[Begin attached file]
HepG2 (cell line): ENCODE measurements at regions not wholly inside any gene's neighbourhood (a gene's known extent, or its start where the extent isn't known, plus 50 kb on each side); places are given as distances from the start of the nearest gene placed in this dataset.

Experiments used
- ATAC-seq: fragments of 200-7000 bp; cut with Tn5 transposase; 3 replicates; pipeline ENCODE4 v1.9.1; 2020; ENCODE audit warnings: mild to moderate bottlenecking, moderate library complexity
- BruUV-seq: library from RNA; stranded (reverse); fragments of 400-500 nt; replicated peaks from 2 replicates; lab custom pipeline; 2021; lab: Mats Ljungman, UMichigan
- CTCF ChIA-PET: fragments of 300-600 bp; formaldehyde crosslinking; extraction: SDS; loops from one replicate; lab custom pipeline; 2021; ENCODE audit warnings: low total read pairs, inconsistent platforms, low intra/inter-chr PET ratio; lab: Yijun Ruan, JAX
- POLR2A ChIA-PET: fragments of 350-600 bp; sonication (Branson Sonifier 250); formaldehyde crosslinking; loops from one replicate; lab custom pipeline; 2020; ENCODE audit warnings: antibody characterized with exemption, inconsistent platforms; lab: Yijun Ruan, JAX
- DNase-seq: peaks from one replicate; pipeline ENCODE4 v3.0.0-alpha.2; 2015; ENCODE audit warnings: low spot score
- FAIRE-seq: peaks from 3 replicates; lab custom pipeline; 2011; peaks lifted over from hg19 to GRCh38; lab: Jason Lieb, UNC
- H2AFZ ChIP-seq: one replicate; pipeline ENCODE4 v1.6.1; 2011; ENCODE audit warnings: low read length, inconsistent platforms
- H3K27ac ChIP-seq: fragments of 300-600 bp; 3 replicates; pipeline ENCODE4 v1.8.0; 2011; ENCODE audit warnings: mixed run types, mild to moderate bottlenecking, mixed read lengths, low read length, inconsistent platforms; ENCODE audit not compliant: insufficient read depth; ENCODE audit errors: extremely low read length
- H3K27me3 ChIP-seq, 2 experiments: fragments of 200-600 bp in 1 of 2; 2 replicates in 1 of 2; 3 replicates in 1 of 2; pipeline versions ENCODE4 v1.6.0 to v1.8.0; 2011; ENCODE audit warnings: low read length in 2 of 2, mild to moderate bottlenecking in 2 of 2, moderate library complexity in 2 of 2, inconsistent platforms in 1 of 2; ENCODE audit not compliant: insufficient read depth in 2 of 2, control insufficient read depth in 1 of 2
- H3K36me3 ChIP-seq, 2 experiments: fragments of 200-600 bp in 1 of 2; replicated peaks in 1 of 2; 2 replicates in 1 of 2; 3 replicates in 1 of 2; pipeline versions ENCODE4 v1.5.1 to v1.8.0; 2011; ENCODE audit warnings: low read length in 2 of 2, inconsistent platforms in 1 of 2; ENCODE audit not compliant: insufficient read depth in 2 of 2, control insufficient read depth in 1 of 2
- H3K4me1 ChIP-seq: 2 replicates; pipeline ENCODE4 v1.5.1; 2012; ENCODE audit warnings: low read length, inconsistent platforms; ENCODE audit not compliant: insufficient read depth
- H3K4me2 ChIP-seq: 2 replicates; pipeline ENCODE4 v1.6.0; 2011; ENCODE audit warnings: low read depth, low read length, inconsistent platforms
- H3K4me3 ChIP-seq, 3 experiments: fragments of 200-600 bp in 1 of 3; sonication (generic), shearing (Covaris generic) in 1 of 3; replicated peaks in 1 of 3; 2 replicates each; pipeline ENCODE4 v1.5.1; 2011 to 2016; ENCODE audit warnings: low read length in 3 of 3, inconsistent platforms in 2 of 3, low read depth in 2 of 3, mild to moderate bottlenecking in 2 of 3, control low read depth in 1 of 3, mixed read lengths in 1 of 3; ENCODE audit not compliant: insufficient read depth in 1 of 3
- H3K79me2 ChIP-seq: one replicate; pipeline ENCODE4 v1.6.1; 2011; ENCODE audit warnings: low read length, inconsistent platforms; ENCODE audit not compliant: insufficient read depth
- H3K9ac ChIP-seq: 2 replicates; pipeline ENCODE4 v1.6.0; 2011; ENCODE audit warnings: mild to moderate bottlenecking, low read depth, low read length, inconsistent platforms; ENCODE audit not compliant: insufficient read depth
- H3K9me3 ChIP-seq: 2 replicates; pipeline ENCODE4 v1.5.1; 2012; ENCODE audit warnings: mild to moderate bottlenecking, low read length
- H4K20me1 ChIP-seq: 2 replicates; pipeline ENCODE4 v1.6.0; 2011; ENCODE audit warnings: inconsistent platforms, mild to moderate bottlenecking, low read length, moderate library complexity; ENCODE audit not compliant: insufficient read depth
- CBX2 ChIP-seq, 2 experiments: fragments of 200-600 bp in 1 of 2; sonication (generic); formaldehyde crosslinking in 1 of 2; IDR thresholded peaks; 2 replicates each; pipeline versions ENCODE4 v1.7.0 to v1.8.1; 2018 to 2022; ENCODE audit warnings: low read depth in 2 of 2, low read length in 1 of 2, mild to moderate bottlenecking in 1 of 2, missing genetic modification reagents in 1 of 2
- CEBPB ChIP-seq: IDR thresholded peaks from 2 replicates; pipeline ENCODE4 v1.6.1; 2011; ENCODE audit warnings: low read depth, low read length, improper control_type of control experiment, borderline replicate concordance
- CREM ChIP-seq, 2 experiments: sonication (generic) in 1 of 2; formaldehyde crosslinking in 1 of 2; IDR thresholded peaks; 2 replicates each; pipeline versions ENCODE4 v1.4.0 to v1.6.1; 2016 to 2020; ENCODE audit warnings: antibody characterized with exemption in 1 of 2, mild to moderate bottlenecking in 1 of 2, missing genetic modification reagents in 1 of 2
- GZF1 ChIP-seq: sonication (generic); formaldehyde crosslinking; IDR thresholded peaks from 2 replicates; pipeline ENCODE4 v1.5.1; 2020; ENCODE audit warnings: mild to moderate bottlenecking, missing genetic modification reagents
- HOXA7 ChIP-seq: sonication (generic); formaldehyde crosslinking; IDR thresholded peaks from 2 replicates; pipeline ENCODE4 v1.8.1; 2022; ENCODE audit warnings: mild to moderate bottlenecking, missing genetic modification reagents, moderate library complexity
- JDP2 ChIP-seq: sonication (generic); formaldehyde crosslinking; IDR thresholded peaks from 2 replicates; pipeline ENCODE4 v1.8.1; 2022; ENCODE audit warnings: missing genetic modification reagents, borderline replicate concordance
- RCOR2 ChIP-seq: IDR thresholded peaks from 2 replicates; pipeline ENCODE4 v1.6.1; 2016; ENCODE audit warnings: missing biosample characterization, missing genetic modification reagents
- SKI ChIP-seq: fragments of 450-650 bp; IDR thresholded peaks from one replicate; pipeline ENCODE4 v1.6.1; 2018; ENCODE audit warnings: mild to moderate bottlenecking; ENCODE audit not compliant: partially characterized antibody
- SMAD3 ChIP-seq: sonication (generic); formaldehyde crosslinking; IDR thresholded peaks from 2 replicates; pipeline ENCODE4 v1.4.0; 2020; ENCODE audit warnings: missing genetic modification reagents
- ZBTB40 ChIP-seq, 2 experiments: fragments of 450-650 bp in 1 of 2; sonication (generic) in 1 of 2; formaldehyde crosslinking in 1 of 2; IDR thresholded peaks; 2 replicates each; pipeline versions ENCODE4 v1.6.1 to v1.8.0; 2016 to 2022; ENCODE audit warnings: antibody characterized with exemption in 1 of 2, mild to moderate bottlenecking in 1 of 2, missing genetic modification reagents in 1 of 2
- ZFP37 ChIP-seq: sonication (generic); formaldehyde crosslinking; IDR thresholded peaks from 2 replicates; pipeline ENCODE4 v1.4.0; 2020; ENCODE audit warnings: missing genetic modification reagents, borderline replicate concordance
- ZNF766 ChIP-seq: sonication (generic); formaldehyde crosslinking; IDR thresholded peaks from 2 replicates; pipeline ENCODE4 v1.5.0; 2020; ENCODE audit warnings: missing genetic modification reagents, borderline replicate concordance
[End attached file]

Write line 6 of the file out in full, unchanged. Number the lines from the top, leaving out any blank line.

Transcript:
- POLR2A ChIA-PET: fragments of 350-600 bp; sonication (Branson Sonifier 250); formaldehyde crosslinking; loops from one replicate; lab custom pipeline; 2020; ENCODE audit warnings: antibody characterized with exemption, inconsistent platforms; lab: Yijun Ruan, JAX